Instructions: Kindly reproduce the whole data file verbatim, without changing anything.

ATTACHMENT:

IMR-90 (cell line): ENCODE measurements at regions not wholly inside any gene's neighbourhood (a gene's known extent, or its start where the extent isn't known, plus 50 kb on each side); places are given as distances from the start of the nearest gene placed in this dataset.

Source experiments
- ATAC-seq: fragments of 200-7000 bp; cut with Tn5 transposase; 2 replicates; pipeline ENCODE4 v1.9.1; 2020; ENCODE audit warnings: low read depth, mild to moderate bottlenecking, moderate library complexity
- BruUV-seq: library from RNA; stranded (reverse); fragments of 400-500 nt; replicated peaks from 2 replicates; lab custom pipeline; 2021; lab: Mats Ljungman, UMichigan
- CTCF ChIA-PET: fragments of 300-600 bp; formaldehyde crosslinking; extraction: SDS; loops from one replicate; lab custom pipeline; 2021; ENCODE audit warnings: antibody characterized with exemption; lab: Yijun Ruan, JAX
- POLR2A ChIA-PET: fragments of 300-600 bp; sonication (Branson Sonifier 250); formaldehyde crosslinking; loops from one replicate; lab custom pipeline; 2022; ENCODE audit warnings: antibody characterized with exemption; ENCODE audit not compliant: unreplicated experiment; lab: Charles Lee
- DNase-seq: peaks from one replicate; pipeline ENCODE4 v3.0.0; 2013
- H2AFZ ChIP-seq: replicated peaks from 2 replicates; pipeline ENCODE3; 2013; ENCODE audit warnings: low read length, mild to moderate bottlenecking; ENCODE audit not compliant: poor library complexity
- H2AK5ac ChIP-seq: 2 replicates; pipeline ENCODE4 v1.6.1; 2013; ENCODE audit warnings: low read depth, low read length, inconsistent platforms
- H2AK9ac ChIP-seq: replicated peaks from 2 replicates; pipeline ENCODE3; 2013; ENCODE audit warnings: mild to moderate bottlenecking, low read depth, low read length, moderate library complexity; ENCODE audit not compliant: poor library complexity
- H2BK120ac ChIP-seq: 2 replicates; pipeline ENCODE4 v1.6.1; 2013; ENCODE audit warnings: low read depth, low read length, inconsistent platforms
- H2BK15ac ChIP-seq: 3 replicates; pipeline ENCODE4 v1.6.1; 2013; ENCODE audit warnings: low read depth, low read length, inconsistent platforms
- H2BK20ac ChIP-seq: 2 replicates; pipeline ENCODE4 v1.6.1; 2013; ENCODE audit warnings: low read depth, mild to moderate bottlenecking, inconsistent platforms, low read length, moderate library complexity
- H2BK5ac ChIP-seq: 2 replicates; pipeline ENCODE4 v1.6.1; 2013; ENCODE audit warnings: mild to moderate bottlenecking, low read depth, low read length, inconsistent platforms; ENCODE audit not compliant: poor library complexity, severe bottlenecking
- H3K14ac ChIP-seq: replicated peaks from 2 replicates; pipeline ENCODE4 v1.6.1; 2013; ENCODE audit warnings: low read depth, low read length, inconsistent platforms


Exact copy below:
IMR-90 (cell line): ENCODE measurements at regions not wholly inside any gene's neighbourhood (a gene's known extent, or its start where the extent isn't known, plus 50 kb on each side); places are given as distances from the start of the nearest gene placed in this dataset.

Source experiments
- ATAC-seq: fragments of 200-7000 bp; cut with Tn5 transposase; 2 replicates; pipeline ENCODE4 v1.9.1; 2020; ENCODE audit warnings: low read depth, mild to moderate bottlenecking, moderate library complexity
- BruUV-seq: library from RNA; stranded (reverse); fragments of 400-500 nt; replicated peaks from 2 replicates; lab custom pipeline; 2021; lab: Mats Ljungman, UMichigan
- CTCF ChIA-PET: fragments of 300-600 bp; formaldehyde crosslinking; extraction: SDS; loops from one replicate; lab custom pipeline; 2021; ENCODE audit warnings: antibody characterized with exemption; lab: Yijun Ruan, JAX
- POLR2A ChIA-PET: fragments of 300-600 bp; sonication (Branson Sonifier 250); formaldehyde crosslinking; loops from one replicate; lab custom pipeline; 2022; ENCODE audit warnings: antibody characterized with exemption; ENCODE audit not compliant: unreplicated experiment; lab: Charles Lee
- DNase-seq: peaks from one replicate; pipeline ENCODE4 v3.0.0; 2013
- H2AFZ ChIP-seq: replicated peaks from 2 replicates; pipeline ENCODE3; 2013; ENCODE audit warnings: low read length, mild to moderate bottlenecking; ENCODE audit not compliant: poor library complexity
- H2AK5ac ChIP-seq: 2 replicates; pipeline ENCODE4 v1.6.1; 2013; ENCODE audit warnings: low read depth, low read length, inconsistent platforms
- H2AK9ac ChIP-seq: replicated peaks from 2 replicates; pipeline ENCODE3; 2013; ENCODE audit warnings: mild to moderate bottlenecking, low read depth, low read length, moderate library complexity; ENCODE audit not compliant: poor library complexity
- H2BK120ac ChIP-seq: 2 replicates; pipeline ENCODE4 v1.6.1; 2013; ENCODE audit warnings: low read depth, low read length, inconsistent platforms
- H2BK15ac ChIP-seq: 3 replicates; pipeline ENCODE4 v1.6.1; 2013; ENCODE audit warnings: low read depth, low read length, inconsistent platforms
- H2BK20ac ChIP-seq: 2 replicates; pipeline ENCODE4 v1.6.1; 2013; ENCODE audit warnings: low read depth, mild to moderate bottlenecking, inconsistent platforms, low read length, moderate library complexity
- H2BK5ac ChIP-seq: 2 replicates; pipeline ENCODE4 v1.6.1; 2013; ENCODE audit warnings: mild to moderate bottlenecking, low read depth, low read length, inconsistent platforms; ENCODE audit not compliant: poor library complexity, severe bottlenecking
- H3K14ac ChIP-seq: replicated peaks from 2 replicates; pipeline ENCODE4 v1.6.1; 2013; ENCODE audit warnings: low read depth, low read length, inconsistent platforms